The word “sex” is still an interdicted subject to discuss among Indian families. My parents, like many others, never talked much about sex, and there was no internet when I was growing up to access information, either. The vast majority of my knowledge about sex, came after my school days. I still remember that my school teacher skipped the chapter about sex education, reproduction and birth control, which was unfortunate.
Things haven’t changed much over the years. Although, we are living in a modernised society in a lot of ways, we still have to overcome many of our taboos and prejudices. And I believe education is the key to achieve that.
India has the largest adolescent population (243 million with more than 50% of the adolescent population living in urban areas) in the world. This is the age group that spends the most time in school, and also the age group wherein youth go through several changes in their bodies and minds. This gives rise to curiosity and questions are asked to know more about these changes.
At such a time, it is crucial for this demographic to learn about the facts of life from accurate, supportive sources, instead of from inauthentic sources such as pornographic videos. This is the information that will bring down cases of teenage pregnancy, unwanted pregnancy, and STDs; and can help them become more responsible and confident adults.
India is a hotbed of sexual abuse cases. The culture of violence is so entrenched that people younger than 18 too, have been found to perpetrate these crimes. For the present generation and the next to lead safe and secure lives, there is a need to ensure sex education is accompanied by an understanding of psychological and social implications of sex and reproduction, as well.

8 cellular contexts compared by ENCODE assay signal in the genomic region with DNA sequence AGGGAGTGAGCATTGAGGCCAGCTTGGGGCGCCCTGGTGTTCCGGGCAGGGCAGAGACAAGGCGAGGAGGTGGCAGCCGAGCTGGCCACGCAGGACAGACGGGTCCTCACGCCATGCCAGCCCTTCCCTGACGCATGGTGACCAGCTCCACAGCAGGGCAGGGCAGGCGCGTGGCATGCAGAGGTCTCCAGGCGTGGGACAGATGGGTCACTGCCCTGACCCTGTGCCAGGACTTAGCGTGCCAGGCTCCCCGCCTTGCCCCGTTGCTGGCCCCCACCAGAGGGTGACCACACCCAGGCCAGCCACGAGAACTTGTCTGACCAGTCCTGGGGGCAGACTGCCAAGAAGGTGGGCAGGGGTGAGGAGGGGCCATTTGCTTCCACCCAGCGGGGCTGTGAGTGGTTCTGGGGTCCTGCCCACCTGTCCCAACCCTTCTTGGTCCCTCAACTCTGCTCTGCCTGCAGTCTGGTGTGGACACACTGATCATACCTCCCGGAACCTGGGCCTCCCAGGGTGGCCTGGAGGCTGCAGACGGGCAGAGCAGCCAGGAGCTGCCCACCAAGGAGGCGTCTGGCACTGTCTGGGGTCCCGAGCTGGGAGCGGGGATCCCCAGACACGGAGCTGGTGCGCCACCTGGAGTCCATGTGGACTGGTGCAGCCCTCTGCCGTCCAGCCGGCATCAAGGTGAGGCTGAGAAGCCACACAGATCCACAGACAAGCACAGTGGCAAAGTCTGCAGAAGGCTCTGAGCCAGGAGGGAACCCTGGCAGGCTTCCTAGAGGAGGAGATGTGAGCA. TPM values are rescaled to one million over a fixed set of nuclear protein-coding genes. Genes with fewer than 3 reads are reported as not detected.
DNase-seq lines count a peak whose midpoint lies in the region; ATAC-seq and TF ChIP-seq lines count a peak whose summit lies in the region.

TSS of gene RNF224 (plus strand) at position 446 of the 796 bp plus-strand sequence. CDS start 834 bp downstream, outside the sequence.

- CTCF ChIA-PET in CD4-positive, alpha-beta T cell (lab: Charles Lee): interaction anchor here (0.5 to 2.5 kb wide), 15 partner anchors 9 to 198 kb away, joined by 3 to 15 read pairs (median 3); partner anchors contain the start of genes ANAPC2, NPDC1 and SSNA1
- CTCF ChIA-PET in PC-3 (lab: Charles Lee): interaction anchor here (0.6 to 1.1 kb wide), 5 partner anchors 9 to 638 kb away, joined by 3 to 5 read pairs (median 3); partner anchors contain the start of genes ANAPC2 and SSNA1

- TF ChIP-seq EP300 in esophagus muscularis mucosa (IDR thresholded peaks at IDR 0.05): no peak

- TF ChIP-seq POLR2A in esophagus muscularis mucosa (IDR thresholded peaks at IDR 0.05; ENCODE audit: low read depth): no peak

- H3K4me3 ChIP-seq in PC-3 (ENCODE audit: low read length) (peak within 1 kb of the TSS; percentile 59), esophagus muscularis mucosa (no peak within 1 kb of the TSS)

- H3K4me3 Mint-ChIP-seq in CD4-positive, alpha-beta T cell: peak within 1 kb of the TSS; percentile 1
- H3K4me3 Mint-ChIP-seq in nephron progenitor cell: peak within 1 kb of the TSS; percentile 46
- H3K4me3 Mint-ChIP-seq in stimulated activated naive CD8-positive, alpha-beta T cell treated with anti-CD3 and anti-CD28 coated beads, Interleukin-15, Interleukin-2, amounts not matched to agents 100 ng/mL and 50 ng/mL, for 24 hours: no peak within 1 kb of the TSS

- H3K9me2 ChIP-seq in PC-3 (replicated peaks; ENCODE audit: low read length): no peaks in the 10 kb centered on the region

Yet, it is often believed that sex is a ‘dirty’ thing to discuss. Or something that need not to be discussed at all. This is one of the key reasons myths about sex, sexuality and reproduction are born.
Further, it contributes significantly to discrimination against women and girls. Early and forced marriages, violence and abuse thrive in such a culture of silence.
When girls are kept in the dark about their own sexuality, they suffer abuse at the hands of perpetrators, often within friend and family circles and lose their freedom to make decisions about their own bodies.
Moreover, lack of sex education can lead to greater instances of teenage and unwanted pregnancies and a rise in cases of STDs. StayTeen, an organisation working on sex education and preventing teen pregnancy, claims that students who receive formal sex education in schools are shown to first have sexual intercourse later than students who have not had sex education.
Given the status quo, it is evident that sex education should be mandatory, comprehensive, medically accurate, and taught as a lesson just like other school subjects. There’s also a dire need to promote the benefits of sex education in India – after all, sex education doesn’t encourage teens to have sex!
There should be a proper guide for teachers and parents, and some training from healthcare professionals to help them introduce the subject to adolescents properly. Further, we need to build a better education system where liberal education is pushed, and students are allowed to discover their passions and interests.
It’s our fundamental duty to educate the next generation, so the problems that we are facing currently will be minimised in the future.